Detroit – D’Andre Swift, Jamaal Williams

Had the Lions not picked up a guy as talented as Jamaal Williams, D’Andre Swift would be getting a lot of love behind an offensive line that is developing quickly into one of the best. Swift averaged 14.9 FPts/G last season, including plenty of receiving work, but Williams has excellent hands (70-489-6 over last two seasons) and could take some of that work away. The Lions were also poking around Todd Gurley which would muddy the waters further. As long as Gurley isn’t in a Lions uniform, Swift should be viable, though he might regress a little with less receiving work.

Houston – David Johnson, Mark Ingram, Phillip Lindsay

I’m not sure what to make of the entire Houston offense given the question mark at quarterback. Management also brought in quality depth to the Texans’ running back room with veteran Mark Ingram and Lindsay. Lindsay can catch the ball and Ingram could steal carries from Johnson, who was a nice surprise in 2020 averaging 15.1 FPts/G. However, if all three stay healthy, it’s going to be difficult for any of them to average 12 FPts/G.

Indianapolis - Jonathan Taylor, Marlon Mack, Nyheim Hines

The Colts have a deep and talented running back room led by the second-year stud Taylor. Hines is an excellent receiver and before his ACL injury in the first week of 2020 Mack was produced good results. However, this really isn’t an RBBC, it just seems like one. Taylor should continue to improve and become a workhorse back, Hines should be reduced to a third-down receiving role and handcuff and if Mack shows he’s healthy in preseason could be traded to a running-back needy team (Atlanta perhaps?). Taylor will a top-10 back again this season.

Jacksonville – James Robinson, Travis Etienne

Robinson should feel slighted after such an impressive rookie season from an UDFA (240-1070-7 and 49-344-3). He finished fifth in FPts/G at 17.9. And yet the team spent a first-round choice on Etienne (No. 25), who was a teammate for the new starting quarterback Trevor Lawrence at Clemson. They also signed veteran Carlos Hyde. At this point, this looks to be near a 50-50 split with Hyde perhaps vulturing a couple of goal line touchdowns. Both Robinson and Etienne figure to struggle to get to the 12 PPG level barring an injury.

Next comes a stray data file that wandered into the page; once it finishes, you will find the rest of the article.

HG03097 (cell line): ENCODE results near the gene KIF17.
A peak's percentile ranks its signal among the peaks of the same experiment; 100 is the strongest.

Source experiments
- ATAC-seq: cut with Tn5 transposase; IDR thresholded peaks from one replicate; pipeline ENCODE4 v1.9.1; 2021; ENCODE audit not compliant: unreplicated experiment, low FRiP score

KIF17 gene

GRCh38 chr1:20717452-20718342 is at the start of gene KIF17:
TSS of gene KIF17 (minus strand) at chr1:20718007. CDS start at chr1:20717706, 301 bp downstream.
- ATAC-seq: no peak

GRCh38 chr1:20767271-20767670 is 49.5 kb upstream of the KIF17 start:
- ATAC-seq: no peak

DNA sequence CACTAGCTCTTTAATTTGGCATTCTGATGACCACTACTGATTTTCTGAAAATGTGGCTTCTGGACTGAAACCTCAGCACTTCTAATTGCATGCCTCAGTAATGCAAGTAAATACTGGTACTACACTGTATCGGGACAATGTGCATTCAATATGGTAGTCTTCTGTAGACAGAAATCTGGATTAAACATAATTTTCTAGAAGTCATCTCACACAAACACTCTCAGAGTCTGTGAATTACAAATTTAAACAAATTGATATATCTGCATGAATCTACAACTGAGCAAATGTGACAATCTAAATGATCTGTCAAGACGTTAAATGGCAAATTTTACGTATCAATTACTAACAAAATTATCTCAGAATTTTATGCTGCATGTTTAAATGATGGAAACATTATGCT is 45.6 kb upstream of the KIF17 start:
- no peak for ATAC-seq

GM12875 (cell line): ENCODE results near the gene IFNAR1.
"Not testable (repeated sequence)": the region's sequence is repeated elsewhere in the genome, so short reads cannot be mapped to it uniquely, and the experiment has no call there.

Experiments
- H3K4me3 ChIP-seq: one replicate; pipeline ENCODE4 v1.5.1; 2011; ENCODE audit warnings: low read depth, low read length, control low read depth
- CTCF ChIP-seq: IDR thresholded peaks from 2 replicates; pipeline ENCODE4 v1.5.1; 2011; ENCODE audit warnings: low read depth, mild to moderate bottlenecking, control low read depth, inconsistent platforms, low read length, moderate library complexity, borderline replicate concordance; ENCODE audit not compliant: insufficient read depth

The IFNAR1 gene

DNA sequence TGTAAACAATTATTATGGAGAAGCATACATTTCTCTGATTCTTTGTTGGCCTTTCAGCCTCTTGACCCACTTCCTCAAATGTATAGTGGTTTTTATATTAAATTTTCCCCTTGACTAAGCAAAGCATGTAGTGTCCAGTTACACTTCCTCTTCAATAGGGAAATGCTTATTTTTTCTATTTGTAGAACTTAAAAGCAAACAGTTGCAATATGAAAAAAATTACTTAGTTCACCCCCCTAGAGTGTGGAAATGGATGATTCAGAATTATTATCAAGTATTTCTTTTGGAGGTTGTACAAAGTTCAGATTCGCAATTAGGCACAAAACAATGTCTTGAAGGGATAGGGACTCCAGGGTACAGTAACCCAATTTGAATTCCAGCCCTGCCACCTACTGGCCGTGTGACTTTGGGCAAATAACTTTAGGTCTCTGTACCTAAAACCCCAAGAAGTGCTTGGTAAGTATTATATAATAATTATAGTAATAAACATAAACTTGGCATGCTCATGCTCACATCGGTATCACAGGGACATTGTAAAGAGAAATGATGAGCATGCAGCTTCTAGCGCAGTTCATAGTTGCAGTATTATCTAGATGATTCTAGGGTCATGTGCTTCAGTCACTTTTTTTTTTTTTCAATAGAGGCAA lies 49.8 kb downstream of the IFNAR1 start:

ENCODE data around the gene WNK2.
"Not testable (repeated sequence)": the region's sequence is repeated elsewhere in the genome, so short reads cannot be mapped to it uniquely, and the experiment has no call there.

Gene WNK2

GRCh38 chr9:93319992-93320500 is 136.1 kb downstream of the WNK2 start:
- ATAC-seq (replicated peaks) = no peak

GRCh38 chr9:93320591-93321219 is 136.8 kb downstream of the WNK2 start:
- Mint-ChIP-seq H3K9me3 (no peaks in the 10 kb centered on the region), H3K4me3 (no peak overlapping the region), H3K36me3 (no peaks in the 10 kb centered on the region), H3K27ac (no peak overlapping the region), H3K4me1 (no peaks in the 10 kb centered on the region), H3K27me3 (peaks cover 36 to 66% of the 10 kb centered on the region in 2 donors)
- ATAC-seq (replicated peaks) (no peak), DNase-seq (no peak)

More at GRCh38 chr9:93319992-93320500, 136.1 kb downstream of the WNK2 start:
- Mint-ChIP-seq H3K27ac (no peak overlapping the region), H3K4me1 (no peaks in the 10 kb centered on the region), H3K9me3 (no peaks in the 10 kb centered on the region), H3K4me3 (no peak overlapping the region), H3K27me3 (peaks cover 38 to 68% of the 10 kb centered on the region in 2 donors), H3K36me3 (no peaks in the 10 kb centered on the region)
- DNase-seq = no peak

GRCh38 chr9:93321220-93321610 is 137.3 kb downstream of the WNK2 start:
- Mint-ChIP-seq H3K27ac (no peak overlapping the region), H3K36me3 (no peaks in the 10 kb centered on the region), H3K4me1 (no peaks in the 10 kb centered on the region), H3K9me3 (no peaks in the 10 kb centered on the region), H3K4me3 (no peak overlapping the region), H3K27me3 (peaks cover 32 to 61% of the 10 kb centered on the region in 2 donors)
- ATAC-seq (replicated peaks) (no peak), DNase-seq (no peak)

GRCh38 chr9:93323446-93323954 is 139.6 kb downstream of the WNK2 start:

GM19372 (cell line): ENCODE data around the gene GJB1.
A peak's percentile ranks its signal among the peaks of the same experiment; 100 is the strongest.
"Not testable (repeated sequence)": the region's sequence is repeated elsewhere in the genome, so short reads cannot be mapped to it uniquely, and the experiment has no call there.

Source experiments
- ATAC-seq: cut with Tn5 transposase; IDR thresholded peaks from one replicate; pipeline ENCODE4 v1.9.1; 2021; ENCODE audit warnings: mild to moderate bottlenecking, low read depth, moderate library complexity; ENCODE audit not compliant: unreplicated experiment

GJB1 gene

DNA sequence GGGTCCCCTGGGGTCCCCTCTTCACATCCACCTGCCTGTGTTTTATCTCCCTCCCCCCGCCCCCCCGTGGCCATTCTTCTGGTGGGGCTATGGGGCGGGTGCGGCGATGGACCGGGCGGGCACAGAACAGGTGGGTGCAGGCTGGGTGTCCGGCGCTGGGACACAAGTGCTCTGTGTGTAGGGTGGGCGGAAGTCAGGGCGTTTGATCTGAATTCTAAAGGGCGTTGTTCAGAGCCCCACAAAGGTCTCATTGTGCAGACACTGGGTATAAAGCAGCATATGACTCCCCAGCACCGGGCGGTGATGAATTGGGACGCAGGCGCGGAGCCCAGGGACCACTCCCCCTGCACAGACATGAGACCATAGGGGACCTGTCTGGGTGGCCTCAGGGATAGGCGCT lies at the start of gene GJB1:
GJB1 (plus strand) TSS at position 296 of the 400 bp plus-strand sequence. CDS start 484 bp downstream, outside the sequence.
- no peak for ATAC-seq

LA Chargers – Austin Ekeler, Joshua Kelley, Justin Jackson

Ekeler is a poor-man’s Alvin Kamara. He’s just as good catching the ball, but not up to Kamara’s running ability. And that’s the issue. Chargers’ management keeps trying to find a better pure running option. Unfortunately, neither Joshua Kelley (3.2 ypc) or Justin Jackson is that guy. As long as they don’t find “that guy” Ekeler will see enough carries to combine with his receiving ability to be not only fantasy-worthy, but right around bottom of the top-10 in full PPR leagues.

Las Vegas – Josh Jacobs, Kenyan Drake

The off-season acquisition of Drake sent shock waves to Jacobs’ fantasy owners. Although Jacobs’ productivity dropped a bit (4.8 ypc to 3.9 and 8.3 ypr to 7.2), he still raised his production from 14.9 FPts/G to 15.7 through volume. Drake saw 239 carries in Arizona last season and Jacobs rushed 273 times in 2020. Something has to give since they aren’t going to run the ball 525+ times this season. Gruden talking about Drake said,” he can run it, catch it and return it.” To me that says Jacobs is our starter, Drake is his handcuff if injured and third-down back and part-time returner if he is not. Still, Jacobs’ numbers will take a hit with Drake in uniform, but he should still be a solid 13 FPts/G runner. He’ll just never be an elite three-down workhorse.

Miami – Myles Gaskin, Malcolm Brown, Salvon Ahmed